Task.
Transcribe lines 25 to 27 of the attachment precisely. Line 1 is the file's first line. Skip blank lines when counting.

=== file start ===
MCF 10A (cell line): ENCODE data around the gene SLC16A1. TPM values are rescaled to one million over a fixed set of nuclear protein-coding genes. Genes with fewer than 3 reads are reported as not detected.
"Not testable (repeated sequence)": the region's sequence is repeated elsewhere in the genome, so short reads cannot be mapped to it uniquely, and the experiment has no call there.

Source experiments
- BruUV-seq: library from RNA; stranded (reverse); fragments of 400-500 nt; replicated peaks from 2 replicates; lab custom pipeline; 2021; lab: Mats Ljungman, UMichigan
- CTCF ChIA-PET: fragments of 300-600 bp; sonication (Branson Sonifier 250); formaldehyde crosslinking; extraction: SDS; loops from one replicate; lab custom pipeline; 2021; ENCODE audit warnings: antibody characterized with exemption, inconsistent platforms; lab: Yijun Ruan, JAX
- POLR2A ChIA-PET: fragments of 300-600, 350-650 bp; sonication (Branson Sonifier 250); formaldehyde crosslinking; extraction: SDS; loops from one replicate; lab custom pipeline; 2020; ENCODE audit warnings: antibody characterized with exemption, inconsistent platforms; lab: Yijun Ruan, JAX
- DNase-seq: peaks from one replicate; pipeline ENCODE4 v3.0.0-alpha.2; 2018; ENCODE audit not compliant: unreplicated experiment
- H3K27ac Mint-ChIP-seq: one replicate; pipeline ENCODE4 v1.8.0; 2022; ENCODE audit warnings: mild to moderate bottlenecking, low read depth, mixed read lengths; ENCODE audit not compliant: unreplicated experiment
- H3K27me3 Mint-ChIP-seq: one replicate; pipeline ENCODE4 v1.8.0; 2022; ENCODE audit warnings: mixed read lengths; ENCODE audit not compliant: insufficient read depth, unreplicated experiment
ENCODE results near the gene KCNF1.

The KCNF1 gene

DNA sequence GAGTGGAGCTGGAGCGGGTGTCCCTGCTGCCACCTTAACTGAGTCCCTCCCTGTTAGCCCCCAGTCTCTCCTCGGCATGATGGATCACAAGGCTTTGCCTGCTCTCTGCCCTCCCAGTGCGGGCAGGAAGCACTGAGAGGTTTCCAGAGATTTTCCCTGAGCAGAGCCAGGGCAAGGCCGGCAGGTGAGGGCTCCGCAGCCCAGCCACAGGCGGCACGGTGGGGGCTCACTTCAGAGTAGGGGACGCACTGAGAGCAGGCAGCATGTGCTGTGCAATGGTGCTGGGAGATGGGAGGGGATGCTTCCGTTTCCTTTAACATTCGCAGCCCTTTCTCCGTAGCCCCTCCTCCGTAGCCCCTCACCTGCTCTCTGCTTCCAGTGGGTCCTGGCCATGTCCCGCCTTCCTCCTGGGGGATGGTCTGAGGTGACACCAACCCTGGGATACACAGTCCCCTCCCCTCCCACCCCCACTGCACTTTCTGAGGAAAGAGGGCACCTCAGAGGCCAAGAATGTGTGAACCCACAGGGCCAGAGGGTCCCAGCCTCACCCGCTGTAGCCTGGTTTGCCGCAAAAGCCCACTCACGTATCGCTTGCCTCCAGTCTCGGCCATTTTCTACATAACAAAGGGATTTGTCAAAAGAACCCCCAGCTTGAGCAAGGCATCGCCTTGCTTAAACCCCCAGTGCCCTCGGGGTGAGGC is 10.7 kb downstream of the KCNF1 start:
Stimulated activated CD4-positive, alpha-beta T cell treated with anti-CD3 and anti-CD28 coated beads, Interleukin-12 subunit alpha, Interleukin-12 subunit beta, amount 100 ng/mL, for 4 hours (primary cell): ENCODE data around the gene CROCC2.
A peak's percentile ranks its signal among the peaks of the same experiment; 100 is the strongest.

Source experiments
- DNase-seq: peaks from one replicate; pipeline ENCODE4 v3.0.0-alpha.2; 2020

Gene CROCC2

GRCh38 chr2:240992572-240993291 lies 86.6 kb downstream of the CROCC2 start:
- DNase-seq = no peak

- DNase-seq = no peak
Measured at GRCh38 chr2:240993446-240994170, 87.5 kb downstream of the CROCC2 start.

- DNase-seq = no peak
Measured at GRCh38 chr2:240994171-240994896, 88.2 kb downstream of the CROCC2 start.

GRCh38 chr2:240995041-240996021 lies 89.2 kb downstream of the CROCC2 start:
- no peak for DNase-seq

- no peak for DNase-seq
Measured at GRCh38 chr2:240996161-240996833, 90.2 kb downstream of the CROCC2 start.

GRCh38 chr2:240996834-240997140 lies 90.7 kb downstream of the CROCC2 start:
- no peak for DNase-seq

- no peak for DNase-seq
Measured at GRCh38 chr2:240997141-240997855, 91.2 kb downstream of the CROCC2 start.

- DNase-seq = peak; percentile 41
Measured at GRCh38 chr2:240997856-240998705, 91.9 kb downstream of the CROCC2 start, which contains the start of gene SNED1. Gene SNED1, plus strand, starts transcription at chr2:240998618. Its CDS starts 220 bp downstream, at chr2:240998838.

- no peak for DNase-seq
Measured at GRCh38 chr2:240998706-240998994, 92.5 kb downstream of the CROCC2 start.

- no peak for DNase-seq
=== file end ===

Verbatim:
- no peak for DNase-seq

- no peak for DNase-seq
Measured at GRCh38 chr2:240996161-240996833, 90.2 kb downstream of the CROCC2 start.